by Rod Martin
Bandera Azul Ecológica… sounds exotic, doesn’t it? Well, it is exotic in a pristine tropical beach kind of way. Bandera Azul translates to English as “Blue Flag” — a designation awarded annually by the ICT (or the Tourism Board in Costa Rica). Eighty-nine beaches received at least one Bandera Azul, while some received an additional two, three, and even five stars for exemplary status.
Inspired by a similar program developed in Spain in 1985, the “Bandera Azul Ecológica” is intended to curb the negative impacts of increasing tourism and population by helping the local community to protect the beach environment and limit pollution. Costa Rica’s version was started in 1996, and 10 beaches received a blue flag designation that year. In 2004, an executive decree was made that clarified and organized the various government institutions to better manage the program. That foresight to protect one of its most precious attractions (clean beaches and water) is part of the reason why Costa Rica is booming now. Over 2.5 million visitors came to Costa Rica in 2014 (not to mention an influx of new coastal residents), and eco-tourism is one of its fastest growing sub-sectors.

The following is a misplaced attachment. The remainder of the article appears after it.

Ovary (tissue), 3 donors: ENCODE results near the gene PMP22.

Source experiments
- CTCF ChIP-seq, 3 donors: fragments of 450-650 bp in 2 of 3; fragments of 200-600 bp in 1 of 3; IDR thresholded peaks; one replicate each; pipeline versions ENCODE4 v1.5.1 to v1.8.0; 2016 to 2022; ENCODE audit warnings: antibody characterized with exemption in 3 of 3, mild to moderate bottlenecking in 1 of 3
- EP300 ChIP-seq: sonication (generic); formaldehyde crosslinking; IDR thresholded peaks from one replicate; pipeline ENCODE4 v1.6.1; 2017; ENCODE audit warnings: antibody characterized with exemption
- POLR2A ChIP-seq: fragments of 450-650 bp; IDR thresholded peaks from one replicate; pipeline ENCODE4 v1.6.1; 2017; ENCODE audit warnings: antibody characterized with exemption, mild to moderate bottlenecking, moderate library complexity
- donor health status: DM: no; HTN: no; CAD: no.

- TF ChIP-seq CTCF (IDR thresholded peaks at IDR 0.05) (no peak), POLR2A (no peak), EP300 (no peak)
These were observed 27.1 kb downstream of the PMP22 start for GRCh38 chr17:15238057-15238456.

For those who like the specifics behind a catchy headline, the beaches are evaluated on seven different criteria:
- Quality of Seawater (35%)
- Quality of Water for Human Consumption (15%)
- Quality of Sanitation, which includes garbage (10%)
- Domestic Sewage (15%)
- Industrial Sewage (5%)
- Environmental Education (10%)
- Safety and Administration (10%)
If the beach earns at least a 90% rating, they are awarded a Bandera Azul. In addition, multiple stars are now awarded if the beach community makes an extra effort in areas such as safety in the form of lifeguards and signs announcing “heavy surf/rip currents”, toilets and showers, bins for trash and recyclable items, and environmental education, among others.
Three beaches received a 5-star rating—Matapalo and Punta El Madero in Northern Guanacaste, and Playa Blanca on the Central Coast. There were three beaches within the southern Pacific zone of Costa Ballena that received blue flag ratings—Playa Dominical, Playa Arco, and Playa Hermosa – a beach that now has designated trash bins and lifeguards thanks to community initiative. Those lifeguards have saved 30 people from drowning in recent weeks, so safety is an ancillary benefit to a community. House hunters even base their searches using this Blue Flag criteria. If you are one of those seeking pristine and protected beaches, check out both our Dominical and Tamarindo listings.
Last year, the Costa Rican Times reported “[…] more than 90% of the beaches in the Costa Rica have minimal pollution levels, with little to no risk to human health.” This is good for beach-goers and for everyone who will benefit from tourism in the years to come. So, if you are planning a trip to Costa Rica in the near future, don’t forget your beach towel and your sunblock. The water is warm and the tropical beach experience is definitely part of the pura vida.